One of the certified critical and commercial disasters of 1993, SLIVER is a nonsensical "thriller" that presents people you don't care about doing things you don't want to know about in a high-rise, high-tech Manhattan apartment building. Stylish yuppie Carly Norris (Sharon Stone) takes an apartment in a "sliver" building (so called for being built on a...read more
One of the certified critical and commercial disasters of 1993, SLIVER is a nonsensical "thriller" that presents people you don't care about doing things you don't want to know about in a high-rise, high-tech Manhattan apartment building. Stylish yuppie Carly Norris (Sharon Stone) takes an
apartment in a "sliver" building (so called for being built on a narrow piece of property). She soon learns that the building has been dubbed the "Horror High Rise" as a result of several grisly deaths that occurred there.
No sooner does Carly strike up a friendship with neighbor Gus Hale (Keene Curtis), who promises to tell her more about the deaths, than Gus becomes yet another victim. Carly then meets neighbors Zeke Hawkins (William Baldwin) and macho pulp novelist Jack Lansford (Tom Berenger). A gym workout
date with Zeke leads to a steamy sexual encounter, after which Lansford tries to warn Carly about the younger man. He's discovered that Zeke is actually the owner of the building, and suspects he may have been responsible for the murders. Later, Zeke reveals that he not only owns the building, but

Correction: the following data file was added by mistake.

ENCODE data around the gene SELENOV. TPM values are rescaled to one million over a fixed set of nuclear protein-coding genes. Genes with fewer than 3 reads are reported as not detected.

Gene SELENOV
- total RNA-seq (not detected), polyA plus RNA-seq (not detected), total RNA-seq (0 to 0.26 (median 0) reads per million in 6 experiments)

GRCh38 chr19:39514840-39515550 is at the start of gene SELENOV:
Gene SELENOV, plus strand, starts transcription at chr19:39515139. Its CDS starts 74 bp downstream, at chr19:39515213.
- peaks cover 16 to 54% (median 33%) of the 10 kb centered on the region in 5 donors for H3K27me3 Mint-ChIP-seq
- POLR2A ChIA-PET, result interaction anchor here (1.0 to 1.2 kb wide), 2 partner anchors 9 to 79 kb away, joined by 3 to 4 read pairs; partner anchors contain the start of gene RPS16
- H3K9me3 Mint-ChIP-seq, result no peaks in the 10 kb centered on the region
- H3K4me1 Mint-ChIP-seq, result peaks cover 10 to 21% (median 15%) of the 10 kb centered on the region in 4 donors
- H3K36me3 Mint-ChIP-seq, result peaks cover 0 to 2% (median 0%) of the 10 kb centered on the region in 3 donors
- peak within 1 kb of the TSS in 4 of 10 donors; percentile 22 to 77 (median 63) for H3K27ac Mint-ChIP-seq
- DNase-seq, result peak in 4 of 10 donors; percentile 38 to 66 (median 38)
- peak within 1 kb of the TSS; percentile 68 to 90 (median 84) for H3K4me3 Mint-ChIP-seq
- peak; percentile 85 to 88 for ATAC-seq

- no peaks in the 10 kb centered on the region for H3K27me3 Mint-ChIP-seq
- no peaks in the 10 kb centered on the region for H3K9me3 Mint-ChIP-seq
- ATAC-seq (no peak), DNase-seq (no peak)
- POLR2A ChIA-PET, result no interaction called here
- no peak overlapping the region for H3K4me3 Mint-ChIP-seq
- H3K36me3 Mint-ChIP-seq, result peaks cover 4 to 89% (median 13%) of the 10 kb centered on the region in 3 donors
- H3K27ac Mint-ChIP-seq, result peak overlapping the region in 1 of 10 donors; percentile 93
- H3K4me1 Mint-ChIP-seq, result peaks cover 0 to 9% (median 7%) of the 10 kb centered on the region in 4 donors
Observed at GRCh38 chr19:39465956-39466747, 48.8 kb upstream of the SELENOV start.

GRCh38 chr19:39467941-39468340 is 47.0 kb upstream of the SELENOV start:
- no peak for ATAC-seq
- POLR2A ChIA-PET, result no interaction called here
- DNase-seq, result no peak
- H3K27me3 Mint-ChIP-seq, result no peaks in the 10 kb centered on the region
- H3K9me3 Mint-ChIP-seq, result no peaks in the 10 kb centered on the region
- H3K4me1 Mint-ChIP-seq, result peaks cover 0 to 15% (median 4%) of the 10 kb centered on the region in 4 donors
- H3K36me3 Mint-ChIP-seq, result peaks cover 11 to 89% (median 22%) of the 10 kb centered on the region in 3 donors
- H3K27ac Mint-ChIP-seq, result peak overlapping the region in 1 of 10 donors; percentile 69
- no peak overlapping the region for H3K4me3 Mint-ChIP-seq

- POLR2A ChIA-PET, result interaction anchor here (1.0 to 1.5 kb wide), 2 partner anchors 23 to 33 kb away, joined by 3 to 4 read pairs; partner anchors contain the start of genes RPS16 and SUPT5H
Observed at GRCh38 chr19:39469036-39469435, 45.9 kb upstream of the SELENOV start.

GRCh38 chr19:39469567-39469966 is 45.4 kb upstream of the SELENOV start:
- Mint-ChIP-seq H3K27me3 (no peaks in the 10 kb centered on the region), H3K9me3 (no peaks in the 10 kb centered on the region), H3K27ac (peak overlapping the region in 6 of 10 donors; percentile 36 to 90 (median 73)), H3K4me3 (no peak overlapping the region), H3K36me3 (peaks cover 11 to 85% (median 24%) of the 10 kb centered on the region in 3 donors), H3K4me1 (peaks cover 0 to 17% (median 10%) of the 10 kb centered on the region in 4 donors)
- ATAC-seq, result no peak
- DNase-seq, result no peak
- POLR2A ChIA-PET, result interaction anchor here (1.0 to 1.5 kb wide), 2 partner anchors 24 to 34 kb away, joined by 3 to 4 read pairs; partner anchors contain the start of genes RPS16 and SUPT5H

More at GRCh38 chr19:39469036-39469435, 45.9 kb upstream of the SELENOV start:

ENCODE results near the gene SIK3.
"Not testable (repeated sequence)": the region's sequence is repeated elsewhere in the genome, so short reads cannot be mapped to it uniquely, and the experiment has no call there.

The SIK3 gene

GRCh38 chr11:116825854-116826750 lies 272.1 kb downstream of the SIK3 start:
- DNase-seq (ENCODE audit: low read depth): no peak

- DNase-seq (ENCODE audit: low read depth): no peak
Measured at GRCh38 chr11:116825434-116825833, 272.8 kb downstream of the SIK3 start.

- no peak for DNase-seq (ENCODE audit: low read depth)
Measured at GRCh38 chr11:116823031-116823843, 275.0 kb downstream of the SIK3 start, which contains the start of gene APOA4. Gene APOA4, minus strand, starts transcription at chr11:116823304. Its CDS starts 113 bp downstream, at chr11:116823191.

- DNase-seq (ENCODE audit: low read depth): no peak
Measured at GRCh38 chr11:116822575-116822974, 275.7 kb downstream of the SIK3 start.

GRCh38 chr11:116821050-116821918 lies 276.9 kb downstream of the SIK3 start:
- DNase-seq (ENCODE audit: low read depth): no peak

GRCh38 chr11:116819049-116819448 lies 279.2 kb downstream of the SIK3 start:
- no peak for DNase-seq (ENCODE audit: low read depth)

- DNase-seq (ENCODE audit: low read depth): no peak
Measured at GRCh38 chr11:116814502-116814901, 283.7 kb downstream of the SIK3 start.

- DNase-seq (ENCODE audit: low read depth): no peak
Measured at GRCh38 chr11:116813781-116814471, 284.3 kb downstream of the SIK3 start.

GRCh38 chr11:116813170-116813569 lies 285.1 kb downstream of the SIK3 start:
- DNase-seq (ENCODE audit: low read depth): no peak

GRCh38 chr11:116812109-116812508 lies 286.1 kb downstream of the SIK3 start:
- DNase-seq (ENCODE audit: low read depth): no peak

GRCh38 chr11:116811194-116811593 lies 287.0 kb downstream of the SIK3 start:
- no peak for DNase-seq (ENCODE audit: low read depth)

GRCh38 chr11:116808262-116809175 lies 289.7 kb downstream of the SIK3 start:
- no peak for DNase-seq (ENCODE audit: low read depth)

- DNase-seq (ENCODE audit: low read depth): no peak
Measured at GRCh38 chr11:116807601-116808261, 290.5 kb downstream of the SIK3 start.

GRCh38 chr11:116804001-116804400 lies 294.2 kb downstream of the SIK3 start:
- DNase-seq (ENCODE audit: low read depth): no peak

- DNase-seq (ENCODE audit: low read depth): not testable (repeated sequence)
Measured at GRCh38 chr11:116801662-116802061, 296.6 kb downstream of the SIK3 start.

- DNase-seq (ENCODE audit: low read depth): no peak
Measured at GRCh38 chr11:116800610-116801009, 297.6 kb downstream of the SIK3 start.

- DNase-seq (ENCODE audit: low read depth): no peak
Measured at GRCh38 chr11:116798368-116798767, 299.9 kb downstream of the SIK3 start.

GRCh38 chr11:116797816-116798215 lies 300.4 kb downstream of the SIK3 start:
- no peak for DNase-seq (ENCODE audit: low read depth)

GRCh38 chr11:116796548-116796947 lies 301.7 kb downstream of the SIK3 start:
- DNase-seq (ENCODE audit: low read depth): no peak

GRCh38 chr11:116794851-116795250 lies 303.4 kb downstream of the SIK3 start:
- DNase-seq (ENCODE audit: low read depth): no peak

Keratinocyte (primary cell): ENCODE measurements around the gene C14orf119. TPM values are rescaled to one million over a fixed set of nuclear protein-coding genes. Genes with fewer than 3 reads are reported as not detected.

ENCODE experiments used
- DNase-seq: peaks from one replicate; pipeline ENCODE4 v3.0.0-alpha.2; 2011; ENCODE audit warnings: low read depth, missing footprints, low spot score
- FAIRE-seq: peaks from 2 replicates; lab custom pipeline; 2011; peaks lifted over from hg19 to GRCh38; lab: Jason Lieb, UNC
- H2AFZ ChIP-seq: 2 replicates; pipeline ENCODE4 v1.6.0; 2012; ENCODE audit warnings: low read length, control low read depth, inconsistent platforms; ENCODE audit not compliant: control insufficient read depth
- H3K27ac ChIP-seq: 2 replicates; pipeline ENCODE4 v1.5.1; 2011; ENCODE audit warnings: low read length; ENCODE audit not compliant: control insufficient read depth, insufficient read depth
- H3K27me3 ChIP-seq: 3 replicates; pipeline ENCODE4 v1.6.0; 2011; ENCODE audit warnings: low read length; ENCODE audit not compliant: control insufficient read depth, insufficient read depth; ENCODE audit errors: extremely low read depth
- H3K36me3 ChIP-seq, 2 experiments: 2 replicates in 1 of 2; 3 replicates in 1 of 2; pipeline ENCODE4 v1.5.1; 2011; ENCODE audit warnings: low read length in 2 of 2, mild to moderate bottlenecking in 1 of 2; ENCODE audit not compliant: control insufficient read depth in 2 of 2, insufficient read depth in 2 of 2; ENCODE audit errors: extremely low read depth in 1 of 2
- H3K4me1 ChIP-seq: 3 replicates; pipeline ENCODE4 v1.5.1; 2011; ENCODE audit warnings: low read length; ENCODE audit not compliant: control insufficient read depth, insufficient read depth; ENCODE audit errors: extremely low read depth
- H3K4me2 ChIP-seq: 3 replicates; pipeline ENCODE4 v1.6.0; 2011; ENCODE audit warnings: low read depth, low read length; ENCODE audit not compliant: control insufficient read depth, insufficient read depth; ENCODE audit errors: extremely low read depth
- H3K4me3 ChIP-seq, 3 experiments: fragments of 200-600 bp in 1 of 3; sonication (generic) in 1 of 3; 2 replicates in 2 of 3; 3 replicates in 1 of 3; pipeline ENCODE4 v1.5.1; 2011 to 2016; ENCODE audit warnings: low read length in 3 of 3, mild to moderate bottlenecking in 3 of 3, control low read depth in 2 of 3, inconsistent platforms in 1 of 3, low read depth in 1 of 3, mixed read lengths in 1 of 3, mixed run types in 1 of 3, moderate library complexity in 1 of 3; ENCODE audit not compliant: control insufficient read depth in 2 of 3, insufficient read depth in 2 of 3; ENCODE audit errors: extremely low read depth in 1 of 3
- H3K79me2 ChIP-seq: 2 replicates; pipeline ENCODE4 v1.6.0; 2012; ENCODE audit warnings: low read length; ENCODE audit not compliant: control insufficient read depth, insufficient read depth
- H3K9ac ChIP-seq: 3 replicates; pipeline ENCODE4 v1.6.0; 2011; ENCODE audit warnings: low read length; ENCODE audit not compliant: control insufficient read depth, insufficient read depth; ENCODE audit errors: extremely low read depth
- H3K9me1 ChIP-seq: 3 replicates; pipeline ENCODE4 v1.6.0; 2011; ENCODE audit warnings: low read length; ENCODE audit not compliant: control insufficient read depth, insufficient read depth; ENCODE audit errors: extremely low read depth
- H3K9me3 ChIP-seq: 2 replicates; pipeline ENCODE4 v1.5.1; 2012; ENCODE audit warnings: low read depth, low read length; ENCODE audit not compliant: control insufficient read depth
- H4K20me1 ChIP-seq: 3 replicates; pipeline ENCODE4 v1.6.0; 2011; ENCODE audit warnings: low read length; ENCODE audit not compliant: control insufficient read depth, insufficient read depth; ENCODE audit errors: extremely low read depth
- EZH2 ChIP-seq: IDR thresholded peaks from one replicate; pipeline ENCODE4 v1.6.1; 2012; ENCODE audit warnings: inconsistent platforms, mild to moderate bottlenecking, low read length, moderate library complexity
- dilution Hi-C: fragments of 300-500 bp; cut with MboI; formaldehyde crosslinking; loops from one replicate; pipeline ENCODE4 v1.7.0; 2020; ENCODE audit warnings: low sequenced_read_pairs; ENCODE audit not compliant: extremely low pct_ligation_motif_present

has wired it with surveillance cameras and microphones, and spends most of his time spying on his tenants from a high-tech control room. After another neighbor is murdered and Carly sees Jack at the scene, Jack is questioned by the police and afterwards shows up in Carly's apartment. Seeing the
scene on one of his monitors, Zeke intervenes and, after a fatal struggle, the mystery is solved.
SLIVER is a hamfisted, if expensive, adaptation of Ira Levin's best-selling novel, with a screenplay credited to Joe Eszterhas (but much rewritten) and a budget rumored to be as high as $50 million. Nevertheless, the movie is little more than a lushly mounted attempt to exploit the legacy of
Stone's kinky, star-making performance in BASIC INSTINCT. After the predictable, publicist-fueled "controversy" about whether the film would be stigmatized with an NC-17 rating, it was finally awarded an R, though it boasts surprisingly little R-rated nudity. Either way, long sequences of Stone in
risque sexual situations do little to counteract gratingly bad dialogue, identikit characters, and Phillip Noyce's by-the-numbers direction.
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